Identity and heritage are deeply personal and emotional topics that can be challenging to navigate, particularly when posed with the question, “Where are you from?” This article, published by the Australian Broadcasting Corporation, explores the complexities of this inquiry and its impact on individuals from diverse backgrounds. In this article, Sydney resident Soumia Bella is questioned about her origin multiple times each week, emphasizing the intrusive nature of the query and how it prioritizes curiosity over the recipient’s feelings. As a child, she experienced embarrassment and now often feels frustrated, perceiving it as a demand to explain her existence. Writer and art curator Sabina McKenna shares a similar challenge, especially in professional settings, where she feels compelled to address questions about her family’s cultural roots.

These experiences highlight the emotional complexity tied to the “Where are you from?” question, emphasizing the importance of empathy and mindfulness when discussing identity and heritage. It’s crucial to approach each interaction with an open mind and a willingness to learn, recognizing that identity is multifaceted and deeply personal.

We all play a role in creating a welcoming and inclusive community where diverse backgrounds are celebrated. Microaggressions, although seemingly harmless, can deeply impact individuals from different backgrounds by conveying bias and insensitivity. By addressing and rectifying microaggressions, we take a significant step towards building a more inclusive Canada where everyone feels valued and at home. Embracing our differences and fostering mutual respect is key to creating a truly inclusive society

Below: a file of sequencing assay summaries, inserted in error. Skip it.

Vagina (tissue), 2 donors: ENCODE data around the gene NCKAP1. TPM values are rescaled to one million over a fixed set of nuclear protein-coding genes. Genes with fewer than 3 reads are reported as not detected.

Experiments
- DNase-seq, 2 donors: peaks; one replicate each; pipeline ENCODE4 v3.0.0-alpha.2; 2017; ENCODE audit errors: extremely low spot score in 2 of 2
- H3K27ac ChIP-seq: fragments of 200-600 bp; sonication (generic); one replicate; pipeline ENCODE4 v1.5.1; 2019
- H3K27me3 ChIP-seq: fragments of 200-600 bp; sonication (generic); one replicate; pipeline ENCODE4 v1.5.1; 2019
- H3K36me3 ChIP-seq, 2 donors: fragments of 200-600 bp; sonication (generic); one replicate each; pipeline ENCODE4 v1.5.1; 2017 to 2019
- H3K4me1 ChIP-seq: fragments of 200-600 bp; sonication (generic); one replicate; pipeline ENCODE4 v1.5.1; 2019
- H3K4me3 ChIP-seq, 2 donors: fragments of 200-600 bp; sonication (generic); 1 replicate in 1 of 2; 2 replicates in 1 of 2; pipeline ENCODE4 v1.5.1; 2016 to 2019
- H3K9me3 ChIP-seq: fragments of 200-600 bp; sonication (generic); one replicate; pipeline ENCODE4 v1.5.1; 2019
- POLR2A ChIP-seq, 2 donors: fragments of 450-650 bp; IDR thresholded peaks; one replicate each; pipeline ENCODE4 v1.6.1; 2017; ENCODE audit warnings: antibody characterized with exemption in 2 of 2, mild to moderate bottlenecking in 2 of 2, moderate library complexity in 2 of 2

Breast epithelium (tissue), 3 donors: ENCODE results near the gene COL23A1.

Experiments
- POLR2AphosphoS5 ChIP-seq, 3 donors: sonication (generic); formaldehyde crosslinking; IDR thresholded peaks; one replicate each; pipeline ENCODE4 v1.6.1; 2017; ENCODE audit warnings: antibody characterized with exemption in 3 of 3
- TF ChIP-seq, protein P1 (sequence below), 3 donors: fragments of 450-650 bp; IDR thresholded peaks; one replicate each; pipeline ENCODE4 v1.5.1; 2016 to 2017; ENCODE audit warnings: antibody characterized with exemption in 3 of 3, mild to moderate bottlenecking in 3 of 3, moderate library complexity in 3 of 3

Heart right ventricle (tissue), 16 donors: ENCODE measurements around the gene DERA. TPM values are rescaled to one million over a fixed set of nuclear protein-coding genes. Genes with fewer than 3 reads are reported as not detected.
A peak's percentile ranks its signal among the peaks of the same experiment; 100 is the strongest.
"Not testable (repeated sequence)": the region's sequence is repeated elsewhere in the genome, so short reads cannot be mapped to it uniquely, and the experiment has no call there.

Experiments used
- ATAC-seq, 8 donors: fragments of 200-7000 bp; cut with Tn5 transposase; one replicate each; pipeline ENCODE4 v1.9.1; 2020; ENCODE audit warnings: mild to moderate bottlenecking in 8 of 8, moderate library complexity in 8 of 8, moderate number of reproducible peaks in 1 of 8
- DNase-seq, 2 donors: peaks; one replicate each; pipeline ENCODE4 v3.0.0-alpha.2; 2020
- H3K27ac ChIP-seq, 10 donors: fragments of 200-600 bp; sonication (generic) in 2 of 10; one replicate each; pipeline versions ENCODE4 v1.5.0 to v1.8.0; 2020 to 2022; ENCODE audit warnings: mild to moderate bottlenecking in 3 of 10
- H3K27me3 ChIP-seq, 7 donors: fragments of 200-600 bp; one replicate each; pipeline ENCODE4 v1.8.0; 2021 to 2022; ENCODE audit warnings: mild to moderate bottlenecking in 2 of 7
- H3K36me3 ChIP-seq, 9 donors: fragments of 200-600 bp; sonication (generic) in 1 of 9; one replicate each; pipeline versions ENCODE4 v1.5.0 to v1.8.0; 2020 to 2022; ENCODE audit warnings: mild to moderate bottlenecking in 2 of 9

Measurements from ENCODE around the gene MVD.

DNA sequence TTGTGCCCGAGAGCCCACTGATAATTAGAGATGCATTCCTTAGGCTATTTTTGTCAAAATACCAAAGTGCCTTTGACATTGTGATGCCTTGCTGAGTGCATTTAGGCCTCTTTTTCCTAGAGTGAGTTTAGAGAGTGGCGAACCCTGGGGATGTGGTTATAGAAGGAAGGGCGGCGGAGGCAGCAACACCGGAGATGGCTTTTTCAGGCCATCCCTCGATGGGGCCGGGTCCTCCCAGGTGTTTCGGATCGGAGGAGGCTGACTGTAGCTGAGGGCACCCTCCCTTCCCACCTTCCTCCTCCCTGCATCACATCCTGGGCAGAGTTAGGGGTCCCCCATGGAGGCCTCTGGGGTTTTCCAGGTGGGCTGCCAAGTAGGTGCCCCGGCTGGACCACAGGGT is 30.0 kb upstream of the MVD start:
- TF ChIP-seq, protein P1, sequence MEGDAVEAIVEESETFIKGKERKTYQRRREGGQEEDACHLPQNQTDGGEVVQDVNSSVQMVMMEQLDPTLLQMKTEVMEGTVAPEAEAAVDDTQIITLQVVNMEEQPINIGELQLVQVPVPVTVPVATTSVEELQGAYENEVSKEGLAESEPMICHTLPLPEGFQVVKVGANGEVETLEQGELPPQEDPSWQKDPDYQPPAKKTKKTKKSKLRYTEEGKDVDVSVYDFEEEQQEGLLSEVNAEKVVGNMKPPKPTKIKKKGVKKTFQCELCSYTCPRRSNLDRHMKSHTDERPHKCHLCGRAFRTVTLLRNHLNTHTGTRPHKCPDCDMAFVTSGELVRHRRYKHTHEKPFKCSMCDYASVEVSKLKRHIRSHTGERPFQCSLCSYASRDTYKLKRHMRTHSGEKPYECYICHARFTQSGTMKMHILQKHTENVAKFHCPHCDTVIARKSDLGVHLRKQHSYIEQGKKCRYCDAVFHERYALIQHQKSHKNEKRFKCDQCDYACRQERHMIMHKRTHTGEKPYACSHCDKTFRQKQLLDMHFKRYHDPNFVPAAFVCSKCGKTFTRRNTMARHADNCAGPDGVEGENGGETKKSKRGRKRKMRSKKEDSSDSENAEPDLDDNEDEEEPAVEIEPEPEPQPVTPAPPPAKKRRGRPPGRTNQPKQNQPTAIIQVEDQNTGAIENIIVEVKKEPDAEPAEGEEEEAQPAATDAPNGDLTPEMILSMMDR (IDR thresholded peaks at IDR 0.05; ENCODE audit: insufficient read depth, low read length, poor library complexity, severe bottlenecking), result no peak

Paat, Y. F., & Pellebon, D. (2012). Ethnic identity formation of immigrant children and implications for practice. Child & Youth Services, 33(2), 127-145.

Pierce, C., Carew, J., Pierce-Gonzalez, D., & Willis, D. (1978). An experiment in racism: Television. Television and education. Sage, Beverly Hills, CA.

Porter, J. (1965). The vertical mosaic: An analysis of social class and power in Canada. University of Toronto Press.

Sue, D. W. (2010). Microaggressions in everyday life: Race, gender, and sexual orientation. John Wiley & Sons.